The U.S. District Court of Michigan, in Buford v. General Motors, L.L.C., has concluded that an employer’s conduct violated COBRA election notice requirements and warranted the imposition of statutory penalties for the failure to timely provide a COBRA election notice.
Law. Employers must generally provide COBRA election notices to former employees and other qualified beneficiaries within 44 days of a qualifying event. (COBRA qualifying events include loss of coverage due to: termination of employment; reduction in hours; death of the employee; divorce or separation from the employee; the employee’s becoming covered by Medicare; and, ceasing to be a dependent child under the plan’s terms.) Failure to provide the COBRA election notice within this time period can subject employers to a penalty of up to $110 per day, at the discretion of the court, as well as the cost of medical expenses incurred by the qualified beneficiary.
Background. The plaintiff retired from employment on January 1, 2014, at which time his health coverage should have been changed from employer-paid active coverage to self-paid retiree health coverage. However, the employer did not terminate the plaintiff’s active-employee health plan coverage until February 28, 2014, and continued to pay for his health coverage as an active employee through that time.
The employer also provided the plaintiff a COBRA election notice with a 60-day election period generally based on the February 28 termination date. A separate fact sheet and enrollment guide, which was provided to the plaintiff with the COBRA election notice: (i) reflected a February 28 termination date for active employee coverage; and (ii) indicated that he could elect COBRA or be defaulted into the employer’s retiree coverage.
In April 2014, however, the plaintiff was informed by the plan’s third-party administrator (“TPA”) that his 60-day COBRA election period had expired because his COBRA-qualifying event (i.e., retirement) had occurred on January 1, 2014. The plaintiff proceeded to contest this determination through the plan’s administrative appeal process, but was unsuccessful in obtaining retroactive COBRA coverage with an effective date of March 1, 2014 (instead of January 1, 2014). In particular, the TPA informed the plaintiff that retroactively reinstated COBRA would only be available if he paid all COBRA premiums in arrears from January 1, 2014 to the present.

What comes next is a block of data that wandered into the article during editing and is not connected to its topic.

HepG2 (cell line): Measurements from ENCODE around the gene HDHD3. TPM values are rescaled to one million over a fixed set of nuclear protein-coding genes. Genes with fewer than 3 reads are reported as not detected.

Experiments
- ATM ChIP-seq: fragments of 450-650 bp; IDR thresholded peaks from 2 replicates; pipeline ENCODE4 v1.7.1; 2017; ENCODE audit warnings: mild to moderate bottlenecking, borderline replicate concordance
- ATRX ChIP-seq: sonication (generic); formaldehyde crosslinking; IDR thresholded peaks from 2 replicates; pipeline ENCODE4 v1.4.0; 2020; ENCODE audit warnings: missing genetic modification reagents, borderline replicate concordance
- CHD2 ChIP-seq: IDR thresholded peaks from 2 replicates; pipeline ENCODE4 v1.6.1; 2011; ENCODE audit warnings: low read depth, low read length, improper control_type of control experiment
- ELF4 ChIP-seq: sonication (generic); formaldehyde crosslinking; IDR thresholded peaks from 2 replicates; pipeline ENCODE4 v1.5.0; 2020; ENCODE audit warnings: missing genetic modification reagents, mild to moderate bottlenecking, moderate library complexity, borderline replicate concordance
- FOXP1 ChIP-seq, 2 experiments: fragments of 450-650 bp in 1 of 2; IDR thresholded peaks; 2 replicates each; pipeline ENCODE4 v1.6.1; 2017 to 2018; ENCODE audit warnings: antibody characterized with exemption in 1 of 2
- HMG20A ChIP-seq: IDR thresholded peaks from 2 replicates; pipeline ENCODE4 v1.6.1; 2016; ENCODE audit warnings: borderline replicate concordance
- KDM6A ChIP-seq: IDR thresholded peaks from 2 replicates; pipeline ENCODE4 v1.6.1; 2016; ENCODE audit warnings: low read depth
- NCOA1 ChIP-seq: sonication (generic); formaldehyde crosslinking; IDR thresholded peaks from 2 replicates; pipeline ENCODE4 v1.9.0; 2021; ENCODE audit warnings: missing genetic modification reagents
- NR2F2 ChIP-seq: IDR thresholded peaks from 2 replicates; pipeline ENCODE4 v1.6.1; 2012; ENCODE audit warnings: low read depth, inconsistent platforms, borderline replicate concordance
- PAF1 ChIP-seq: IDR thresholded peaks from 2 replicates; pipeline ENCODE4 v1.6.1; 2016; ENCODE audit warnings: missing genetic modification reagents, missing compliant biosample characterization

The plaintiff sued the employer to challenge the denial of retroactive COBRA coverage and for statutory penalties. The issues before the court included whether: (i) the employer had failed to satisfy COBRA’s election notification standards; (ii) the employer erred in denying the plaintiff’s request to elect COBRA; and (iii) the plaintiff was eligible for retroactively reinstated COBRA.
District Court. At trial, the plaintiff argued that the employer prevented him from exercising his COBRA rights by backdating his retirement date and disregarding the date stated on the COBRA election notice.
The court agreed with the plaintiff, determining that the employer’s failure to correct the plaintiff’s COBRA eligibility date was arbitrary and capricious. The court reasoned that the employer’s decision to use January 1, 2014, as the end date for the plaintiff’s active-employee health coverage was inconsistent with: (i) the COBRA notice furnished to the plaintiff; and (ii) the employer’s decision to pay for his active-employment coverage through February 28, 2014.
As part of the lawsuit, the plaintiff sought to recover as damages the medical expenses he had incurred during the period he should have been covered by COBRA. The court decided that the plaintiff could recover these expenses if he paid the premiums owed, beginning on March 1, 2014.
The court also considered whether penalties were warranted in light of the employer’s failure to timely provide a COBRA election notice to the plaintiff. The court noted that the employer had 44 days in which to provide the plaintiff with a COBRA election notice. Using the plaintiff’s retirement date of January1, 2014 as the qualifying event, the court determined that the deadline to timely provide the COBRA election notice was February 13, 2014. The employer, however, did not mail the plaintiff’s COBRA election notice until February 26, 2014, i.e., 13 days after it was required to be furnished. The court concluded that the 13-day delay in providing the plaintiff with a COBRA election notice, coupled with the employer’s refusal to honor the election period specified in the plaintiff’s COBRA election notice, merited the assessment of penalties in the amount of $ 1,300 (i.e., $100 per each day that the election notice was late).